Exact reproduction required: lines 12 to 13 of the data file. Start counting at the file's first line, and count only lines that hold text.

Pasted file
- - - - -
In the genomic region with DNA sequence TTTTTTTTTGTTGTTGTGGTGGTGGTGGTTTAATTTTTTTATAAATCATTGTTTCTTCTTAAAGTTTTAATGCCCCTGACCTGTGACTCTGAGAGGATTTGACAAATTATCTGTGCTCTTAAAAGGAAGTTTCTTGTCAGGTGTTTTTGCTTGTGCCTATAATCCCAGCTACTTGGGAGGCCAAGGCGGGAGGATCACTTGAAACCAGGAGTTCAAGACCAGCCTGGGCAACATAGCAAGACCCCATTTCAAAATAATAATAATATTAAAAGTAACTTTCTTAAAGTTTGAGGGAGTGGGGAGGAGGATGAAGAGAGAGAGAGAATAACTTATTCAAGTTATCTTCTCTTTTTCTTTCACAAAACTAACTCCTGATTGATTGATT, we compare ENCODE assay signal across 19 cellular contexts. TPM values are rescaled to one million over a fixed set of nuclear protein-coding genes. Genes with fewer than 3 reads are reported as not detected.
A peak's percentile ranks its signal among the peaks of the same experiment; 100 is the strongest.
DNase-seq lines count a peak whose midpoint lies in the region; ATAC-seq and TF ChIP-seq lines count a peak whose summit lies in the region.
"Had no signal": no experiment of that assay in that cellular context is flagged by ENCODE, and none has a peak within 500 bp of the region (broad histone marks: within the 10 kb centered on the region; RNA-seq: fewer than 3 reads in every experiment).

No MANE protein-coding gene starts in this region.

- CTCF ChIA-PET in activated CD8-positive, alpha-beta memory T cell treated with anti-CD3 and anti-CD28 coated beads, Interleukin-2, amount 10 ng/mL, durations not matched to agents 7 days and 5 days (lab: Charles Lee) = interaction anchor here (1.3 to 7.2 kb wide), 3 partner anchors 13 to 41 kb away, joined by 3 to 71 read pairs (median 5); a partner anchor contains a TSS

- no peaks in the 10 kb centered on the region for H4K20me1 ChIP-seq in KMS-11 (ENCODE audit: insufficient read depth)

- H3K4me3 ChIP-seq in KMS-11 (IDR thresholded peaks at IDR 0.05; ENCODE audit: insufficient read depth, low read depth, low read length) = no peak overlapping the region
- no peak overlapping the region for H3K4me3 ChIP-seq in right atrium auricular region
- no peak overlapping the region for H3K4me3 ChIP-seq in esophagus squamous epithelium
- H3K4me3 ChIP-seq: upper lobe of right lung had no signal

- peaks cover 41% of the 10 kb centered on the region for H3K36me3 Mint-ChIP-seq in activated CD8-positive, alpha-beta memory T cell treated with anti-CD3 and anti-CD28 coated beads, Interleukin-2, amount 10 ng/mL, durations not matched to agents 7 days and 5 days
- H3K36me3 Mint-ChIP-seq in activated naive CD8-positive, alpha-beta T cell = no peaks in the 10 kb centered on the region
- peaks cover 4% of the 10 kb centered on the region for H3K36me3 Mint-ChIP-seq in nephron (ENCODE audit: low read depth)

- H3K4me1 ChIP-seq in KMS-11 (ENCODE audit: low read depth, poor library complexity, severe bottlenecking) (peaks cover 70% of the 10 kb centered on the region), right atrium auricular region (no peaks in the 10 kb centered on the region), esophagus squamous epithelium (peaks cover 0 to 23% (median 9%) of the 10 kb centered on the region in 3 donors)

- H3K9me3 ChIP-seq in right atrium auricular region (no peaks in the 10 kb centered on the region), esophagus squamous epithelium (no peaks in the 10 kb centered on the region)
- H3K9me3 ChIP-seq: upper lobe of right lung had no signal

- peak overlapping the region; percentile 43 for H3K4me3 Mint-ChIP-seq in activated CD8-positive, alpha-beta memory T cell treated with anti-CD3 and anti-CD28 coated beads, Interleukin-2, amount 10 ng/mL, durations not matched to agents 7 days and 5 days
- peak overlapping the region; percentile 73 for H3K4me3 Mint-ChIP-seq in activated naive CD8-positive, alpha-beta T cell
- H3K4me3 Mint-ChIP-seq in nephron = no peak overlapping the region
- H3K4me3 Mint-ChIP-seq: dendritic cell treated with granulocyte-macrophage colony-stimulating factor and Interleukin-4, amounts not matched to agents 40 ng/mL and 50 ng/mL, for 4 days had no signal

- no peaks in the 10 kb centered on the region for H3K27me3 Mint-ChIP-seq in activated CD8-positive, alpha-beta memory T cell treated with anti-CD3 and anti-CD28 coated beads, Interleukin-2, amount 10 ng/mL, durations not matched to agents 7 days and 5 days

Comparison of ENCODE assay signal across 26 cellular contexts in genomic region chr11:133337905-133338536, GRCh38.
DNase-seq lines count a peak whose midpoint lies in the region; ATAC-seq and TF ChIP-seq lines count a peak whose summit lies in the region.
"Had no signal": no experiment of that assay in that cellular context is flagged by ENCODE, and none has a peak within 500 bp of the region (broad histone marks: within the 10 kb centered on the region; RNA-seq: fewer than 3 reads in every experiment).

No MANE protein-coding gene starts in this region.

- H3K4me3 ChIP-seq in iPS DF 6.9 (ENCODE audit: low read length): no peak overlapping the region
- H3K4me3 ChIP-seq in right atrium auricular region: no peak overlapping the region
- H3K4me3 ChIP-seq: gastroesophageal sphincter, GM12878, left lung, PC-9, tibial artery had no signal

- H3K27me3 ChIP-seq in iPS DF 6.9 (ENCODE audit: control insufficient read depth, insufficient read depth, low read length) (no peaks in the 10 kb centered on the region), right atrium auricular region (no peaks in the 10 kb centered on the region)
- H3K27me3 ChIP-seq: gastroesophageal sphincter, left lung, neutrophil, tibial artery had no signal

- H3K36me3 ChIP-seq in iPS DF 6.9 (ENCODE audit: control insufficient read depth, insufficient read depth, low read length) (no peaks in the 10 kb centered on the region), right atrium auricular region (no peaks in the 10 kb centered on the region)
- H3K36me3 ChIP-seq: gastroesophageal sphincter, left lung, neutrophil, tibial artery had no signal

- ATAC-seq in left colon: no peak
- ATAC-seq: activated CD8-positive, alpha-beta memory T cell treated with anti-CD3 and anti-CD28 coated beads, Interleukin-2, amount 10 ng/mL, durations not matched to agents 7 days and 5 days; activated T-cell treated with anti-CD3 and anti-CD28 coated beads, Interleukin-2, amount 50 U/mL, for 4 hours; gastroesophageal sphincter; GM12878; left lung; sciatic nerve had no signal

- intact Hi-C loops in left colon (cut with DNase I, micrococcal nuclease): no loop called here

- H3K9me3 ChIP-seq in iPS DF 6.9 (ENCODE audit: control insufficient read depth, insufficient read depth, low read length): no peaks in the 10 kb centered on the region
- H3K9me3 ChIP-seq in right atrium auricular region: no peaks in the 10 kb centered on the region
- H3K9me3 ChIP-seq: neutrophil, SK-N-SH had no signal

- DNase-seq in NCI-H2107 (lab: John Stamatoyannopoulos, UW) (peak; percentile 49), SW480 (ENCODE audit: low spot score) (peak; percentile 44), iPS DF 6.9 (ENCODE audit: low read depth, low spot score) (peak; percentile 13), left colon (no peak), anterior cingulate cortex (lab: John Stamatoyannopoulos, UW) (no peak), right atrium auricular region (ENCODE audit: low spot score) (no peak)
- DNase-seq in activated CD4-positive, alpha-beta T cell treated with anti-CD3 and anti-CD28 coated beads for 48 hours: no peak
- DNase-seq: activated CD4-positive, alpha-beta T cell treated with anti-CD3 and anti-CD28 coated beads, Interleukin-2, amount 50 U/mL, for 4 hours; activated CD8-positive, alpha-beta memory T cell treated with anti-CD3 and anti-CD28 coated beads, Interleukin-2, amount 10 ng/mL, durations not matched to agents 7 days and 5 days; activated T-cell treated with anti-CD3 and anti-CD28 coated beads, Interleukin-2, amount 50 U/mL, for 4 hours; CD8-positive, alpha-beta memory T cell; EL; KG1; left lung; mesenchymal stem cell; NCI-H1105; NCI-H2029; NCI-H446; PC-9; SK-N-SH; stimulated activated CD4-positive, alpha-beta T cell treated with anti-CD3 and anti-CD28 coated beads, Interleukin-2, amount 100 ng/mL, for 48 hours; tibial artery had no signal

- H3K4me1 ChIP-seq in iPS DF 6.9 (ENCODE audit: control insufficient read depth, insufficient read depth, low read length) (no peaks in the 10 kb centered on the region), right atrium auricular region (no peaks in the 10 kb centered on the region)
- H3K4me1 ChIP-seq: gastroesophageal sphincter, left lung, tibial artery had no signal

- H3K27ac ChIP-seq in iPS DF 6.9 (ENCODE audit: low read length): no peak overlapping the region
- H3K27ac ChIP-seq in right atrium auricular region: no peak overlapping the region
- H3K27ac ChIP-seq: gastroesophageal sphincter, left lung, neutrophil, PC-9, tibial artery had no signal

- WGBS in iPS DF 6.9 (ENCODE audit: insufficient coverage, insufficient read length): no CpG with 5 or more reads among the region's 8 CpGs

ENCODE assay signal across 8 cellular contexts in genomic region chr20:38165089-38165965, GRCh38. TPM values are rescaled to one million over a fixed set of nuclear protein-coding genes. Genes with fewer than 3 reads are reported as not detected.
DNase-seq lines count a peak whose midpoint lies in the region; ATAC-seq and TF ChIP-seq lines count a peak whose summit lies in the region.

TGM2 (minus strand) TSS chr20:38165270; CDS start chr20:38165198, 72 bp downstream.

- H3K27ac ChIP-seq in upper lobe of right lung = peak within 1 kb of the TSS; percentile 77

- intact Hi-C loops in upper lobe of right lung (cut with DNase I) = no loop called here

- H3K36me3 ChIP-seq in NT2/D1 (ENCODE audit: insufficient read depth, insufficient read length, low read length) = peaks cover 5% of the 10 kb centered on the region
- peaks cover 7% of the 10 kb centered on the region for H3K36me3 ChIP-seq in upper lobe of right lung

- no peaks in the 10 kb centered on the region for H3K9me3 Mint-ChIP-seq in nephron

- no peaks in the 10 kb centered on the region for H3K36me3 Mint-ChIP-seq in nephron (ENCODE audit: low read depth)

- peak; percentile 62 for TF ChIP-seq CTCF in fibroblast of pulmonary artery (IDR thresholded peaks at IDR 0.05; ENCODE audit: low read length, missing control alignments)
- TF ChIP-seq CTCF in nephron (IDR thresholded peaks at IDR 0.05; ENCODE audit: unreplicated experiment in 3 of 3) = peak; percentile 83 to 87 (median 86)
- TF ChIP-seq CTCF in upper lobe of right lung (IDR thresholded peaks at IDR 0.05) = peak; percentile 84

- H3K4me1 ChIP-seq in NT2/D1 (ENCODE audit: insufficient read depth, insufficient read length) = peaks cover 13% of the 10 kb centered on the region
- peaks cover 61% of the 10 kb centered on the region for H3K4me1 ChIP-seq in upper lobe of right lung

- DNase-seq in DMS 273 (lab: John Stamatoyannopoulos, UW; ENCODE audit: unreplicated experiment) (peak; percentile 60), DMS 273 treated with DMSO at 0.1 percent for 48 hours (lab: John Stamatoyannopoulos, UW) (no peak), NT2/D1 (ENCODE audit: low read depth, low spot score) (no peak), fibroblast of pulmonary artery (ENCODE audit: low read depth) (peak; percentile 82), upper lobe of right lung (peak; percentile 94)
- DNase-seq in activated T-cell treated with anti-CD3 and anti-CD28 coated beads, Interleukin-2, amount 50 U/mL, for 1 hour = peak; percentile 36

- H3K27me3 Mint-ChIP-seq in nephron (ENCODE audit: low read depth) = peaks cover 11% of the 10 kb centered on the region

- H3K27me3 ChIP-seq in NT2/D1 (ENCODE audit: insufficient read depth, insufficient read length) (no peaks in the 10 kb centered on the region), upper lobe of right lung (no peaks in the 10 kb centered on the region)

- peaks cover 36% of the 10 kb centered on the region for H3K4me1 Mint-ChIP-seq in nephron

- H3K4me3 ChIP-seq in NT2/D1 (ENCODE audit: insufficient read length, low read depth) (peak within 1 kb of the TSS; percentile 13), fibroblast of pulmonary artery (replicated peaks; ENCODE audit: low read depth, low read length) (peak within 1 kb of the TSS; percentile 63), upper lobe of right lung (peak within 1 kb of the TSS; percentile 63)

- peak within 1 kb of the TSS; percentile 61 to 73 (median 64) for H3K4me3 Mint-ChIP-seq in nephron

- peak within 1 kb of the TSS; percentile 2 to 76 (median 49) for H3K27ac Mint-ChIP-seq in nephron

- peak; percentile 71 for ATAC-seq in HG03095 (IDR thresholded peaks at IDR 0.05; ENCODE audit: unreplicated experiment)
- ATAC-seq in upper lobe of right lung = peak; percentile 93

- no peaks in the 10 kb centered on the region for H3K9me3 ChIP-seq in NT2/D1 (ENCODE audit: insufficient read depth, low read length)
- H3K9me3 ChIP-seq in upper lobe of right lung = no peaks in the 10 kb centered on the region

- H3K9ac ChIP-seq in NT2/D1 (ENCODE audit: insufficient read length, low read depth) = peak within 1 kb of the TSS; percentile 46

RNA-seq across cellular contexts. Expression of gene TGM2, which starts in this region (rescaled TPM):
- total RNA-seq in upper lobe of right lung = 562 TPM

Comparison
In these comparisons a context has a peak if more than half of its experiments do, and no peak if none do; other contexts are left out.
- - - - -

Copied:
- peaks cover 41% of the 10 kb centered on the region for H3K36me3 Mint-ChIP-seq in activated CD8-positive, alpha-beta memory T cell treated with anti-CD3 and anti-CD28 coated beads, Interleukin-2, amount 10 ng/mL, durations not matched to agents 7 days and 5 days
- H3K36me3 Mint-ChIP-seq in activated naive CD8-positive, alpha-beta T cell = no peaks in the 10 kb centered on the region